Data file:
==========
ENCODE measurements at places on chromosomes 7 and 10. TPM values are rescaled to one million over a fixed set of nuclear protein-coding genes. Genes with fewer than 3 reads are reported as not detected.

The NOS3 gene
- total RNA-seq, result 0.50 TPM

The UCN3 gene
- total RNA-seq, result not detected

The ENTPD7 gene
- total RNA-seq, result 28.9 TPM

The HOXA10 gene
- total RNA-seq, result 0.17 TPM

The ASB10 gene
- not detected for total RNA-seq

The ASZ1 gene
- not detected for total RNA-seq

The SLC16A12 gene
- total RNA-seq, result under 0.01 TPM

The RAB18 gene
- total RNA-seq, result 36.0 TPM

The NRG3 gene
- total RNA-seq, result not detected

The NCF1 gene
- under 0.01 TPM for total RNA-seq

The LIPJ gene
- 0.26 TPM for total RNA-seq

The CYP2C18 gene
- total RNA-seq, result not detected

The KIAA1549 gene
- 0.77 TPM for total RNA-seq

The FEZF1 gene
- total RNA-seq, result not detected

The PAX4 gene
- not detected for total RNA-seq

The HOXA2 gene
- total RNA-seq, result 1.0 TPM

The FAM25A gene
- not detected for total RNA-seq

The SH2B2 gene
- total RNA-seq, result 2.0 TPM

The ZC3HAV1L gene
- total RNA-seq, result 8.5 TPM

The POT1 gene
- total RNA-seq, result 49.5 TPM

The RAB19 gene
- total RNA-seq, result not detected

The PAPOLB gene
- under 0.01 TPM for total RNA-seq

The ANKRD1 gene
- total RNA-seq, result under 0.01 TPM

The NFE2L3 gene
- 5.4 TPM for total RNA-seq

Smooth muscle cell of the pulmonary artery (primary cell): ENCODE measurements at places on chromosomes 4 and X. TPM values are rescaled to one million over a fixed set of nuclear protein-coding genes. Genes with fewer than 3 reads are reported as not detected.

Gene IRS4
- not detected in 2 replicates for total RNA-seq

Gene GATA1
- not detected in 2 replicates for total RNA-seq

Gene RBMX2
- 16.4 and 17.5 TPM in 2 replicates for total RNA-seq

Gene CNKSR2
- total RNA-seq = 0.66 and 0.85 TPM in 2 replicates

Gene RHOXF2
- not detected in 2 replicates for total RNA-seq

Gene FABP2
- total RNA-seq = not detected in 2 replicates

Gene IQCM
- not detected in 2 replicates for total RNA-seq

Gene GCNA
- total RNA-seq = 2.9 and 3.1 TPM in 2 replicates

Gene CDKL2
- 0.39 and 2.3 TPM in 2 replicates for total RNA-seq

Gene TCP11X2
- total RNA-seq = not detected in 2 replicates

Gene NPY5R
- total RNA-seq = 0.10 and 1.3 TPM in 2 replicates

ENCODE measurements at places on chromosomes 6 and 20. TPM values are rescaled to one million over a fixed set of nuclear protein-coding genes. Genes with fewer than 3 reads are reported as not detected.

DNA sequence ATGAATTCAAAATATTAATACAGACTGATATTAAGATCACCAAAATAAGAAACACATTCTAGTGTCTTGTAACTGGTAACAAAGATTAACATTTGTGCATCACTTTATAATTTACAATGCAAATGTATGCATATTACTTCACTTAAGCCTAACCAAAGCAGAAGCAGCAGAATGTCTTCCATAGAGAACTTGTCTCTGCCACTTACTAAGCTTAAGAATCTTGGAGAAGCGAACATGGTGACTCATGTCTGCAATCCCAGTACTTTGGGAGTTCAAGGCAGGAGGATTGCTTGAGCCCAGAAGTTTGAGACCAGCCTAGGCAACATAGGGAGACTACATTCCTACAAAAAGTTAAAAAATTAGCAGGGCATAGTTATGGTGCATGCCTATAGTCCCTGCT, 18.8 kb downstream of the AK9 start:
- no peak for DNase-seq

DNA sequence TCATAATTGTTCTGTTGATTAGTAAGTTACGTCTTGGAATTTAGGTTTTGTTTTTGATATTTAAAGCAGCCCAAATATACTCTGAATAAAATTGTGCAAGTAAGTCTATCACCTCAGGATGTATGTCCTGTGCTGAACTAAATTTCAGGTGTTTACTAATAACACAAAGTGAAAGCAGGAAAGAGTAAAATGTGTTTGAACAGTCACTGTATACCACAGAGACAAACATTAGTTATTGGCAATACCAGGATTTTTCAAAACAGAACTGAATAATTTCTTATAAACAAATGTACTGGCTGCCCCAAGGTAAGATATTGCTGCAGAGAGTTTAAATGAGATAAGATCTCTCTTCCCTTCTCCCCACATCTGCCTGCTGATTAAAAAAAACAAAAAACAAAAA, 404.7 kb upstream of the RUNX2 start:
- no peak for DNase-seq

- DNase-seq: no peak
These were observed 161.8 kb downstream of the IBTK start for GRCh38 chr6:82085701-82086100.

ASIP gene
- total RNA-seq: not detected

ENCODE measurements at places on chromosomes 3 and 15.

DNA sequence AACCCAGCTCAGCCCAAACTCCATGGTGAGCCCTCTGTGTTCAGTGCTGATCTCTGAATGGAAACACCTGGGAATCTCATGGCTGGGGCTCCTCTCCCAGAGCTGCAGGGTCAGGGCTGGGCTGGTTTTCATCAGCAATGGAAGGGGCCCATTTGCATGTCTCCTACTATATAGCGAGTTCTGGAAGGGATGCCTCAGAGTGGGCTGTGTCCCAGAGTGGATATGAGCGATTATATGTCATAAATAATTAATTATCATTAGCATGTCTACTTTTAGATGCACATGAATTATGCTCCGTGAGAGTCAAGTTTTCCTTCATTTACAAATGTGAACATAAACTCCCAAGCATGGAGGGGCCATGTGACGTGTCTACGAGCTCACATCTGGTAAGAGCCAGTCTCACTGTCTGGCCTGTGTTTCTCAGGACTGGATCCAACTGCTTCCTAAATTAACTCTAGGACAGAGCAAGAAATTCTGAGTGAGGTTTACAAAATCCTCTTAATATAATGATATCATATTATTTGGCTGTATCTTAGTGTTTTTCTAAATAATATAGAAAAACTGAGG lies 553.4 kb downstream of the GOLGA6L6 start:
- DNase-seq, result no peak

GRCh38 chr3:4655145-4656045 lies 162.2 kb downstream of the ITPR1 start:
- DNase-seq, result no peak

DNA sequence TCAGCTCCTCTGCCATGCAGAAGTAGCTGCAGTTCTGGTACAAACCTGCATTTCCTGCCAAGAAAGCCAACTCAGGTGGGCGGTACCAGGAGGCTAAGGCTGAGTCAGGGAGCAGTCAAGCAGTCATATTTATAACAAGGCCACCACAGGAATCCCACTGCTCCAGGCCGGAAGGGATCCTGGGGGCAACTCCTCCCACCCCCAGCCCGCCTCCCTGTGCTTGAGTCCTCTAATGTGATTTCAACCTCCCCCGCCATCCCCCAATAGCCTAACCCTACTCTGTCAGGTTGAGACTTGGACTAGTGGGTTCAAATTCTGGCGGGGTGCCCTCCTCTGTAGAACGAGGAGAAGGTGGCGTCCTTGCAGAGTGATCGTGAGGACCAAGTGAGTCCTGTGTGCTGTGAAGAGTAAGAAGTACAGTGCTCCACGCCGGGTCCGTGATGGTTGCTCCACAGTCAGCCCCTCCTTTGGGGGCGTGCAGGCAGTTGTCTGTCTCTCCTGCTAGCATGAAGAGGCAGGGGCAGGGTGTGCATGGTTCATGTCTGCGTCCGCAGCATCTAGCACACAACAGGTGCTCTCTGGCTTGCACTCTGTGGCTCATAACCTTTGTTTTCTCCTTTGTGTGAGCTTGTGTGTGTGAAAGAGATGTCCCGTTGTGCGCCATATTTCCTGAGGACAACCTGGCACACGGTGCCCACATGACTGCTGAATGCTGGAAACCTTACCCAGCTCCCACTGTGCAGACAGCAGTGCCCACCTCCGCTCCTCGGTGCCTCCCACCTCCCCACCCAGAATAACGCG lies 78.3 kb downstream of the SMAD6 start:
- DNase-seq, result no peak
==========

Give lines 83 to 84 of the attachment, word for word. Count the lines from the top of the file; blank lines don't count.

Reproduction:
DNA sequence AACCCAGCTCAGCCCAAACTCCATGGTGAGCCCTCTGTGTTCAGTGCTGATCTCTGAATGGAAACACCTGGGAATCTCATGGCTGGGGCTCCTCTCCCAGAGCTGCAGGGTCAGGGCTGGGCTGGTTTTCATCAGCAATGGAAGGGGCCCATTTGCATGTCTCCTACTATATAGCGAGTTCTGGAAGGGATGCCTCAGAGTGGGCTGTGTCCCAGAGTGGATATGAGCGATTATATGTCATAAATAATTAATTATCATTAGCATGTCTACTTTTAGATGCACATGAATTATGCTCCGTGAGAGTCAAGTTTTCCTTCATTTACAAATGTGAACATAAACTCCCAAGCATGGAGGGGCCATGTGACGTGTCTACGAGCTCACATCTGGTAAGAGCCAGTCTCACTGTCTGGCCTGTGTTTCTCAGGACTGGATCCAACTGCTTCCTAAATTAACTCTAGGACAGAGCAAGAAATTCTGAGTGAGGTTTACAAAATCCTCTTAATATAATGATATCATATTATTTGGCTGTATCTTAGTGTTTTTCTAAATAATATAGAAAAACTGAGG lies 553.4 kb downstream of the GOLGA6L6 start:
- DNase-seq, result no peak